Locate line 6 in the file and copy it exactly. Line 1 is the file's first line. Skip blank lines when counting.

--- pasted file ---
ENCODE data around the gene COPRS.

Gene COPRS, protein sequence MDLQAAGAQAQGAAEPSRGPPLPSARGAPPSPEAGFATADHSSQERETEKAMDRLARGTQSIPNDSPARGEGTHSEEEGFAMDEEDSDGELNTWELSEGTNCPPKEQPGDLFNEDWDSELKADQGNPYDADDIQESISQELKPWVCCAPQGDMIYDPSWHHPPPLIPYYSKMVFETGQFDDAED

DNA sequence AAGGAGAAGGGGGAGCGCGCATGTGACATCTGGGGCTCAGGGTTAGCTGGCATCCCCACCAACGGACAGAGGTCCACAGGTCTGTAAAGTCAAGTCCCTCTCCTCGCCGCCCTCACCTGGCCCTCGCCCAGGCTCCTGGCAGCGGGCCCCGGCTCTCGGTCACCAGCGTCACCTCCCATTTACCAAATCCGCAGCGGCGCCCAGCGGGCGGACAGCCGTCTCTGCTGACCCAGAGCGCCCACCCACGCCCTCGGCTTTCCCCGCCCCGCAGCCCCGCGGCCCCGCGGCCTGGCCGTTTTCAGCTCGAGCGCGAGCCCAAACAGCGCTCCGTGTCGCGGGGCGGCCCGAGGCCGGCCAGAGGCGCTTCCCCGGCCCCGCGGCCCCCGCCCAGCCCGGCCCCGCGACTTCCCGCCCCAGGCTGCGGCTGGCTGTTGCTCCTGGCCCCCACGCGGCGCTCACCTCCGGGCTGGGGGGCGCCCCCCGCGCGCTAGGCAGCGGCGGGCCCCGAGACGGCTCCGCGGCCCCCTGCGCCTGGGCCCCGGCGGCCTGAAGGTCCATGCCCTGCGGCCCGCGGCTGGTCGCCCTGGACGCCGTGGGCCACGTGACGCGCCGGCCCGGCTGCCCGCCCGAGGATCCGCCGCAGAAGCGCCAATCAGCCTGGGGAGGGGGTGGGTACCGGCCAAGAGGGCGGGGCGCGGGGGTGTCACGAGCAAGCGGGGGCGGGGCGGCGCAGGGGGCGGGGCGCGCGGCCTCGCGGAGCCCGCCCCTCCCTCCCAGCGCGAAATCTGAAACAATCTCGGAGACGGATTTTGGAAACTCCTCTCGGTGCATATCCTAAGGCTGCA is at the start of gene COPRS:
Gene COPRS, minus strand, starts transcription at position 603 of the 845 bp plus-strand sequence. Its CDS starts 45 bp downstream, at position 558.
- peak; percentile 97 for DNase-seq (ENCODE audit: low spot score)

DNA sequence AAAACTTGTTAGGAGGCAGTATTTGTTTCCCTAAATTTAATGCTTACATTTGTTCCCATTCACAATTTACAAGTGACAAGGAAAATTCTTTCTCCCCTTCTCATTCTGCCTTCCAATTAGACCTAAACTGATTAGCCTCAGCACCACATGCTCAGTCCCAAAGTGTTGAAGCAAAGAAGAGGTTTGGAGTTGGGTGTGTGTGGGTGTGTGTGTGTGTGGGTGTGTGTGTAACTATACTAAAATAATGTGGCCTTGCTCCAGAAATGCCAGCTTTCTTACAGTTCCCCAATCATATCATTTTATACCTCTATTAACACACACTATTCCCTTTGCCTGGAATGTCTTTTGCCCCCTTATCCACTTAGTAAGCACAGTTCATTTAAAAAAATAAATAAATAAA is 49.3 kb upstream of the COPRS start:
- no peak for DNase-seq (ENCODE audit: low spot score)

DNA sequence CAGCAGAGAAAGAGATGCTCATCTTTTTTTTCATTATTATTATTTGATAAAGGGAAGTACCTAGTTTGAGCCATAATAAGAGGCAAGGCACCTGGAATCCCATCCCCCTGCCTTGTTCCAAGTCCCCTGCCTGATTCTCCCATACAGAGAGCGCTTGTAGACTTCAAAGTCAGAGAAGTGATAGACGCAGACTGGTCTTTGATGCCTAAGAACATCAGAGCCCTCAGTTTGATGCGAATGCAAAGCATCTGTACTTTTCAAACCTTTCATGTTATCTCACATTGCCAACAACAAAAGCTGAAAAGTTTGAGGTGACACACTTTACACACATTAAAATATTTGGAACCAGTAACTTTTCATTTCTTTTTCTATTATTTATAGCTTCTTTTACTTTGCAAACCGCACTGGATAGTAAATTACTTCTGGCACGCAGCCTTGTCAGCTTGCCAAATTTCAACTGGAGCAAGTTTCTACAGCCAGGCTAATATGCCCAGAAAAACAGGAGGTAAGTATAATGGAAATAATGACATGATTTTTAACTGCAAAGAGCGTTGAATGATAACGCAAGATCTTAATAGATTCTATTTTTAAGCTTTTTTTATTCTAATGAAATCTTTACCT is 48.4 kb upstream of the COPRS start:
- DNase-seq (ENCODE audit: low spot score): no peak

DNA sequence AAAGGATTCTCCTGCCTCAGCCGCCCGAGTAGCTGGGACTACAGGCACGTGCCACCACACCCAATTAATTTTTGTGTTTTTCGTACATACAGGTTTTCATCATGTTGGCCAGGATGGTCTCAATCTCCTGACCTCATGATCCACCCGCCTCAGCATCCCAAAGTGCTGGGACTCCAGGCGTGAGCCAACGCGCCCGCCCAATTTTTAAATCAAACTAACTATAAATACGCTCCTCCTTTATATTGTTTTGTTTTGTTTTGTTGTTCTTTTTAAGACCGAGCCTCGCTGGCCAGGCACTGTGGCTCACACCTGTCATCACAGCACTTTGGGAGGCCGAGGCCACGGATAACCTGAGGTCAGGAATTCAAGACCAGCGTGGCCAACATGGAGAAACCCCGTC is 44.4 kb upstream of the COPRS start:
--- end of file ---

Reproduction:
DNA sequence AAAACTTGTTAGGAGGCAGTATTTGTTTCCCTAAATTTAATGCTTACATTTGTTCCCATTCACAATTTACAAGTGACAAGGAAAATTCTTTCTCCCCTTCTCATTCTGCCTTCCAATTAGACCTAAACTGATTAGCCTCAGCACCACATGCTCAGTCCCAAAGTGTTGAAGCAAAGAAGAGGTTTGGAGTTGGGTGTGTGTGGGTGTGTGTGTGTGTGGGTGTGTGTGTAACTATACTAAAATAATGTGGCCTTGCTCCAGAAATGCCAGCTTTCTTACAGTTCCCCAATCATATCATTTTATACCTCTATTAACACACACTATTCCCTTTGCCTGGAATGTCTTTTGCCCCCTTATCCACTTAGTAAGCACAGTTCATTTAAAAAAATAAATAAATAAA is 49.3 kb upstream of the COPRS start: